Lastly, arriving at Tanah Lot Temple right before the sky turns dark. Unfortunately, it has been raining throughout the day and had no chance to see the sunset at the beach. Strong winds and large waves continually crashing at its rock base and it was impossible for me to cross to view the inside of the temple.
According to the legend, a priest named Dang Hyang Niratha come from East Java to spread Hinduism here in 1489. He established a site to honor the sea god, Baruna, and shared his teachings with the Beraban villagers. The village chief was against this and gathered his loyal followers to oust Niratha. The priest resisted, incredibly shift the large rock he meditated out to the sea while transforming his sashes into sea snakes to safeguard its base. The original name of the rock, Tengah Lot, means ‘in the sea’.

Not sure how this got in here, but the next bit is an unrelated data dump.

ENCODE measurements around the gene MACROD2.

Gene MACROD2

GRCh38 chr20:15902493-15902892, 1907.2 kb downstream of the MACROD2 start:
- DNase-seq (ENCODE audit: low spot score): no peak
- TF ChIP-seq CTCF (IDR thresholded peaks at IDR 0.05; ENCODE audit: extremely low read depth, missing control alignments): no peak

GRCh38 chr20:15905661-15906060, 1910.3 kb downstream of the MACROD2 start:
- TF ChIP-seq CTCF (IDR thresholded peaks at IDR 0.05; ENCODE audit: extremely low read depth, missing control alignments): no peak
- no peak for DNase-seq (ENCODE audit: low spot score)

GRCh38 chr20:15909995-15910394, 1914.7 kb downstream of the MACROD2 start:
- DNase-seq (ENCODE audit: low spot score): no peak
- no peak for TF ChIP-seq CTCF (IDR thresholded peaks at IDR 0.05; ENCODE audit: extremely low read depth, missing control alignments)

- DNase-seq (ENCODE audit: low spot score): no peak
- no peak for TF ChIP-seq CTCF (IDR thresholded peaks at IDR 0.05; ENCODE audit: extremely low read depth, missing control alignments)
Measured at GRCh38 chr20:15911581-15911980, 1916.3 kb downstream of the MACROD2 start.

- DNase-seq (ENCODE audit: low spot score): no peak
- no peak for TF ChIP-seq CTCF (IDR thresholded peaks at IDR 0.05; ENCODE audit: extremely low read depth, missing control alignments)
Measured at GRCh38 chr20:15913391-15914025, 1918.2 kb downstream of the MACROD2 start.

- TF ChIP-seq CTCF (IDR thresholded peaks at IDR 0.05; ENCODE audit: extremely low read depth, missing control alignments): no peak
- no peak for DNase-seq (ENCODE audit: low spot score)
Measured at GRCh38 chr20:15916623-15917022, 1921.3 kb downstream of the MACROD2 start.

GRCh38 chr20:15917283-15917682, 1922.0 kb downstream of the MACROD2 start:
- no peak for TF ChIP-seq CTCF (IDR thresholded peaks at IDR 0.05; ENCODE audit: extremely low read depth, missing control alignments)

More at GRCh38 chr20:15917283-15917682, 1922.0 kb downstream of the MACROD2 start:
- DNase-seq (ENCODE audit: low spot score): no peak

As it comes to the last day of my Bali trip, today will take a free-and-easy way, so there is no rush to explore the island. The plan is to head down south of Bali to visit Bajra Sandhi Monument. This major landmark was built to dedicate the struggle of Balinese people during the war against the Dutch colonial who invaded and occupied the island. Its architectural design symbolizes the independence day of Indonesia on 17 August 1945 with 17 entrance gate design, eight main pillars, and 45 meters monument height.